3. The First Trip to Disneyland:

    I am 26 and I have never been to Disneyland before. But here I am, standing in the security line outside of Disneyland, ready to go inside the park and see what it’s like. I’ve never really been someone who is into rides — I get motion sickness — but I’ve wanted to try Dole Whip since I moved to Los Angeles from a tiny town in Indiana back in January 2014. Small town Indiana didn’t have Dole Whip. And maybe girls who have endometriosis and related severe pelvic pain conditions don’t either. At least maybe not without the help of cannabis. Because without the help of cannabis I can rarely eat at all.

    As the line slowly moves and my boyfriend and I inch closer to the bag check, I feel my pulse start to quicken. All of the times in my life when I was out in a public place, far from the comfort of my home, and was suddenly hit with a pain flare flash before my eyes. I can feel the panic start to rise in my chest as I think about the fact that I am now over an hour away from my heating pad and my bed. If I get sick right now, I have no safe haven to escape to. I have no place to hide away until it lessens. I try to calm myself down. I take three long deep breaths and think of the vape pen I have in my purse. I tell myself that everything is going to be ok as long as I have my cannabis. If I get hit with a pain flare out of nowhere, at least I will be able to delay the severity of the pain with weed. I look up again and realize that we are now at the front of the line and the security guard is waiting for me to open my bag so that he can peek inside. I do. I try to act casual, and not like someone who is praying to every single higher power that this security guard doesn’t take away her one lifeline from pain. He looks around inside my bag for 30 seconds or so and then tells me I am good to go. I feel my body relax a little. I made it. I am going to be okay.

    It is now after 2 p.m. and I am ravenous, thanks to the strain of Gelato I had been vaping on and off all day to keep my pain at bay. I have been on my feet for just over five hours now and I am aware of the dull pain radiating throughout my body. But it feels far away...as if it is a fly buzzing outside my bedroom window. I can see it, I can even hear it. I know that it is there. But it’s pretty easy to ignore if I just turn my music up. My vape pen is my music today. Anytime the fly comes back and the buzzing gets louder, I just pull it out and turn the music back up again. I stop walking as my destination finally comes into view: the Dole Whip stand. The line is long, wrapping itself around the sidewalk into a snake-like curve, but I don’t care. I’ve been waiting years for this. Maybe longer. I never imagined that one day my world could become so small when it used to feel so big. How could I go from traveling the world to being afraid to go to Target? Everything is so much harder with a chronic illness. But nothing has ever felt as easy as it does when I finally reach the front of the line and order the largest Dole Whip available. I sit on the ground in the sun and take my first bite. It tastes so good — like a burst of Hawaiian beaches, summer romances, and a sun-kissed breeze — in my mouth. Suddenly everything around me feels vibrant — the trees are a bit more green, the sun a bit more bright, the breeze a little more sweet. I’ve waited a long time to try this Dole Whip. But I waited even longer to get to a place where I felt safe leaving my apartment again. I got there. All because of this vape pen.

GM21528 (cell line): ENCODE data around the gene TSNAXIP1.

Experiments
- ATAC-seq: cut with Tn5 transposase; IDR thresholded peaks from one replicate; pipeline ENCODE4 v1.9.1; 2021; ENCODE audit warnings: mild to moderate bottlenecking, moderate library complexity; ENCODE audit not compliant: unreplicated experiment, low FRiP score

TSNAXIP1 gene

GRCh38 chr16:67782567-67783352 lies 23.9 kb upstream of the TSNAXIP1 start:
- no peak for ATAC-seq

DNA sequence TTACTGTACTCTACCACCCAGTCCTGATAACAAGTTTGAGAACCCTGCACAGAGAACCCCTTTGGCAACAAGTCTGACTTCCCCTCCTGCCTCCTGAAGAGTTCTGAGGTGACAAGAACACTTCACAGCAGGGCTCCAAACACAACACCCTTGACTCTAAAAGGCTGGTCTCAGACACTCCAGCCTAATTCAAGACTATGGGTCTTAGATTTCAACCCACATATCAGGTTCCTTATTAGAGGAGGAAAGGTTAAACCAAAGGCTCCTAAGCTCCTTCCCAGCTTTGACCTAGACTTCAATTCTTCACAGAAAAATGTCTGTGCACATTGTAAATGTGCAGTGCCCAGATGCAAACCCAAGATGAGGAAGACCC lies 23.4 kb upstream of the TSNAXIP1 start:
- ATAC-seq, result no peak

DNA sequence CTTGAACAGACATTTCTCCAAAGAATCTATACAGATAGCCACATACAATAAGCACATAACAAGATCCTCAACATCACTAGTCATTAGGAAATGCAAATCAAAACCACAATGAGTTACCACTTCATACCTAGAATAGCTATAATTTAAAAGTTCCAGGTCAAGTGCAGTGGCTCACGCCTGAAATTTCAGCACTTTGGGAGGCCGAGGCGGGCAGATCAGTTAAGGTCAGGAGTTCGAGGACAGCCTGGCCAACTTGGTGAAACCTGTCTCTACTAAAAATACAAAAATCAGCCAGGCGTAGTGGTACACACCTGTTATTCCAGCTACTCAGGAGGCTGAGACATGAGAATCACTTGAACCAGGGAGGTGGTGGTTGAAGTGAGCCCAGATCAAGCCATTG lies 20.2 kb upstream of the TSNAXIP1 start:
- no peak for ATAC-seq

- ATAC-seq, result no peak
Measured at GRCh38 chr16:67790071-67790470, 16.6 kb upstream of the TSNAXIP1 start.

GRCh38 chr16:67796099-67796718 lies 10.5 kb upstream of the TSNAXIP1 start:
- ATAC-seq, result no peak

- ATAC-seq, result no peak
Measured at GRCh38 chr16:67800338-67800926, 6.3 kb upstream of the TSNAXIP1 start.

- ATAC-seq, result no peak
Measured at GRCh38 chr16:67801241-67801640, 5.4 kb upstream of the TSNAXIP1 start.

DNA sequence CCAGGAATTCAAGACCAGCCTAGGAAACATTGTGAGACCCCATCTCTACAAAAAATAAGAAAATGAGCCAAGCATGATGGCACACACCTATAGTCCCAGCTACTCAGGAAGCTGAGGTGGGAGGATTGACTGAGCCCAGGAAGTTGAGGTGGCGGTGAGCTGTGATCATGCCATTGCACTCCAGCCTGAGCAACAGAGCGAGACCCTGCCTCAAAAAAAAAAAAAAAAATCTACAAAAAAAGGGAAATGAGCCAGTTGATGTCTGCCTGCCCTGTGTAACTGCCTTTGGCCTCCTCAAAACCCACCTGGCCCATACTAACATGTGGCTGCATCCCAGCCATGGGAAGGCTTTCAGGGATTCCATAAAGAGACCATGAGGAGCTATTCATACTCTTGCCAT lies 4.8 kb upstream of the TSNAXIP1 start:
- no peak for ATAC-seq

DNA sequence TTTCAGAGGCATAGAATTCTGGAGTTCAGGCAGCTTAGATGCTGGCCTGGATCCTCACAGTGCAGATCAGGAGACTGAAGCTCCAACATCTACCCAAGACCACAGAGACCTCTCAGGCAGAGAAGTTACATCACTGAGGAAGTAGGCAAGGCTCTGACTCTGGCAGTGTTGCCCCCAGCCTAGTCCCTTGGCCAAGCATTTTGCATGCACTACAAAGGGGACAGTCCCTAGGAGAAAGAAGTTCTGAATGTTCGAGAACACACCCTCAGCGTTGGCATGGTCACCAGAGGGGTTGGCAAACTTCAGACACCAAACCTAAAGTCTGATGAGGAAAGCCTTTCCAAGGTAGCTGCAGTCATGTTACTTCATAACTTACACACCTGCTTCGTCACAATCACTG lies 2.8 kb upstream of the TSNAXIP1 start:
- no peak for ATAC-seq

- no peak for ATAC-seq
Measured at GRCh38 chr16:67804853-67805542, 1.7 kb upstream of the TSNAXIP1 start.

4. The Orgasm:

    I am 27 years old and the pelvic pain and various other symptoms from my endometriosis has gotten much, much worse since my original diagnosis in 2012 six years ago. I have been in pelvic floor physical therapy on and off for years. I have inserted so many dilators in my vagina and yet still cannot manage to feel aroused without a shooting pain in my pelvis. And as for penetration? As a straight woman, it's what I have been taught is straight people's M.O. when it comes to sex, and I definitely can't do that. I am in a relationship now, after years of wondering if I would ever be able to find a partner who'd stay with someone who can't have pain-free sex and is in pain most of the time. I think I am in love, and I want to express those feelings through intimacy. I want to do this so badly I can almost taste it. Sometimes I do it anyway, despite the pain. Despite my body screaming at me to stop. Sometimes I push past it and try to get to climax anyway. Not because it feels good, but because I need some sense of control over my own body. I always pay for it later, but what don't I pay for with this chronic illness of mine? Sometimes it feels as if I am being punished. Every time I seek pleasure, I am met with pain. Again and again I am met with pain, but the desire to have autonomy over this part of my body doesn't lessen.

    One day, while at work at this very job, I get an email from a PR rep telling me about a new cannabis-infused lube. I have never heard of this before and I am intrigued. Cannabis has helped me in so many other areas of my life, perhaps it could help me with this one as well. I reply within minutes and ask for a sample. If this works for me, I tell myself, I will make sure I shout it from the rooftops. That following weekend I am having an OK pain day, which more or less means that I am at least able to get out of bed. I decide to try out this new cannabis-infused lube to see what it's like. I have nothing to lose. I can't actually use it for penetration, so I apply a generous amount directly to my vulva and wait a few minutes. Several minutes later I have my first orgasm in months. It is painful and I pay for it the rest of the day. But I do not care. Because I was finally able to orgasm. Somewhere, in the midst of all this pain, I found a little bit of pleasure.